The bathtub, whether you will it or not, was still more humane.

—Masuy at his trial, 19471


5
Bathtubs

After defeating France in 1940, the German government divided the country into two zones. Germany occupied the northern zone. A dependent government, Vichy, ran the southern zone.

In the northern zone, mainly in Paris, several French gangs conducted intelligence operations on behalf of the Germans. French historians refer to these gangs by their leaders: Lafont and Bonny, Masuy, or Berger. They are known collectively as the “French Gestapo.” Then there were groups that operated outside of Paris. Vichy had a brutal security force, the Milice, and police squads, the most notorious of which was run by Inspector Marty in Toulouse.

In later generations, Frenchmen dismiss these torturers as “a miserable handful of traitors not worth mentioning.”2 Traitors they undoubtedly were, but historians certainly think they are worth mentioning for their inventive tortures. Jacques Delarue, the main French historian of the Gestapo, compares the French Gestapo to the medieval craft-torturers, noting how proudly they produced “variations and discoveries.”3 Alec Mellor, the postwar scholar of torture, singled out the Belgian torturer, Masuy. With Masuy, “Modern torture has found its first theoretician and this inhuman century had the doctrinaire that it merited.” Mellor suggested that the twentieth century be dubbed “the Century of Masuy.”4

In this chapter, I describe innovation in torture technique among the French gangs, for “in the domain of torture, the French agents were more refined and more cruel. They showed themselves more Nazi than the Nazis themselves.”5 First, I describe the two most inventive agents, Masuy and Marty. Masuy in Paris claimed a new approach to water torture. Marty in Toulouse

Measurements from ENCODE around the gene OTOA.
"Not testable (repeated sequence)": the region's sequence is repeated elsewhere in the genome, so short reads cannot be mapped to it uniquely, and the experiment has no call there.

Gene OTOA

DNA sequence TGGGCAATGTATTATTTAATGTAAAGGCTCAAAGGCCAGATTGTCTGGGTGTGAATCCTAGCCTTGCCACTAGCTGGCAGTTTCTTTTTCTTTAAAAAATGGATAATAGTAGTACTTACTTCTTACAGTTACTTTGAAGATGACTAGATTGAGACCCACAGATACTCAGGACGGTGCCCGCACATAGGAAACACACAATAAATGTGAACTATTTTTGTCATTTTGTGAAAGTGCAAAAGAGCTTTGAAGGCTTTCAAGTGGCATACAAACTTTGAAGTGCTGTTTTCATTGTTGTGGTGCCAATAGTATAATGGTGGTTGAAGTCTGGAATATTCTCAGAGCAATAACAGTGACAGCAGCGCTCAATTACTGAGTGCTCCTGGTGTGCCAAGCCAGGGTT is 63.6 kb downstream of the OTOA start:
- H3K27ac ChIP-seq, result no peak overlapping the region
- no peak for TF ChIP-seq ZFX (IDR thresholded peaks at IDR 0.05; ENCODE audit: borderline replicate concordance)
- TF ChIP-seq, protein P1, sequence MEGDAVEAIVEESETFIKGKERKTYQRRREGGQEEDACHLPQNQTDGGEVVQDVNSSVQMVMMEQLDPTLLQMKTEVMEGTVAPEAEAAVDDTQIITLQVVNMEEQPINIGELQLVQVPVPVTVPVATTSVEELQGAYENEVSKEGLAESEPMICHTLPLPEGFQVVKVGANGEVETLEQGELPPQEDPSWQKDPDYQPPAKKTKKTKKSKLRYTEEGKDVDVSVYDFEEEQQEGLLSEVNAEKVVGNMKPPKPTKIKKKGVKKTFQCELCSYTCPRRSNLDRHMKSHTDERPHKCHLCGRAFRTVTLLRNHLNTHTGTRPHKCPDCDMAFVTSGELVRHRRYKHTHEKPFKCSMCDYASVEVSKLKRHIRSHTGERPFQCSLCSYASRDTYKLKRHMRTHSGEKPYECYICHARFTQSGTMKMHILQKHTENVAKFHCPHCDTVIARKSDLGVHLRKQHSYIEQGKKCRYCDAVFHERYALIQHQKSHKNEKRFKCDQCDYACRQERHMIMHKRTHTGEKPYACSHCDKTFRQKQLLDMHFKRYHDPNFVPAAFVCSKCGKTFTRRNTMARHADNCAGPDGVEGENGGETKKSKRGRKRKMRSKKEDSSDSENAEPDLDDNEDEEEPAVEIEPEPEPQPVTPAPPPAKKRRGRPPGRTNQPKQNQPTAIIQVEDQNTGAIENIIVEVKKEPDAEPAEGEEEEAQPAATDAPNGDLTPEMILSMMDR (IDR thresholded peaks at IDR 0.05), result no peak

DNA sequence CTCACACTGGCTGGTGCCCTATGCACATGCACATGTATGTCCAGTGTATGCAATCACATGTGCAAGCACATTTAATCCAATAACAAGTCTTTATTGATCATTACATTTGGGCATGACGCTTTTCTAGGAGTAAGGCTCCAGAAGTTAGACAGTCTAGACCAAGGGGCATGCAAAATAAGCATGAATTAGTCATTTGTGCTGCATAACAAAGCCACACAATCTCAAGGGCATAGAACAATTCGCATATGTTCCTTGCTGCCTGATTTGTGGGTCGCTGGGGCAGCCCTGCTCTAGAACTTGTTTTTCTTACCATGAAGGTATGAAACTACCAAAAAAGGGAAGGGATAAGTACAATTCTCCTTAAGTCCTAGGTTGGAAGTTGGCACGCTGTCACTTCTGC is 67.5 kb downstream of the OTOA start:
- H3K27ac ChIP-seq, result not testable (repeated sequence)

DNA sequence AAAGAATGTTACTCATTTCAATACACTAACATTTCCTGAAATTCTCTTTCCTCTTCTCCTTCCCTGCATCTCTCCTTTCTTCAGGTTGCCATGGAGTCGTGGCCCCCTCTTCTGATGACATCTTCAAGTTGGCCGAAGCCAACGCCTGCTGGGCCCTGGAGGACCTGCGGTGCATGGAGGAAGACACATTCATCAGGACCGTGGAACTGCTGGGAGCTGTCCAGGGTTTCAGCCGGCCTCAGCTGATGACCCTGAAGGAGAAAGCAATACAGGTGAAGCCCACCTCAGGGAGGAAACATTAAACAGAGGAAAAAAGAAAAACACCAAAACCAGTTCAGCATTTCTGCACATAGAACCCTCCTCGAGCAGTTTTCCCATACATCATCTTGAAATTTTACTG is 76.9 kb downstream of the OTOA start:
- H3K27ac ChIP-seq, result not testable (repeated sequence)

-108-

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Torture and Democracy
Table of contents

Table of contents

  • Title Page iii
  • Contents vii
  • Preface xv
  • Acknowledgments xix
  • Torture and Democracy xxv
  • Introduction 1
  • I - Torture and Democracy 33
  • 1: Modern Torture and Its Observers 35
  • 2: Torture and Democracy 45
  • II - Remembering Stalinism and Nazism 65
  • 3: Lights, Heat, and Sweat 69
  • 4: Whips and Water 91
  • 5: Bathtubs 108
  • III - A History of Electric Stealth 121
  • 6: Shock 123
  • 7: Magnetos 144
  • 8: Currents 167
  • 9: Singing the World Electric 190
  • 10: Prods, Tasers, and Stun Guns 225
  • 11: Stun City 239
  • IV - Other Stealth Traditions 259
  • 12: Sticks and Bones 269
  • 13: Water, Sleep, and Spice 279
  • 14: Stress and Duress 294
  • 15: Forced Standing and Other Positions 316
  • 16: Fists and Exercises 334
  • 17: Old and New Restraints 347
  • 18: Noise 360
  • 19: Drugs and Doctors 385
  • V - Politics and Memory 403
  • 20: Supply and Demand for Clean Torture 405
  • 21: Does Torture Work? 446
  • 22: What the Apologists Say 480
  • 23: Why Governments Don't Learn 519
  • 24: The Great Age of Torture in Modern Memory 537
  • A - A List of Clean Tortures 553
  • B - Issues of Method 557
  • C - Organization and Explanations 566
  • D - A Note on Sources for American Torture During the Vietnam War 581
  • Notes 593
  • Selected Bibliography 781
  • Index 819
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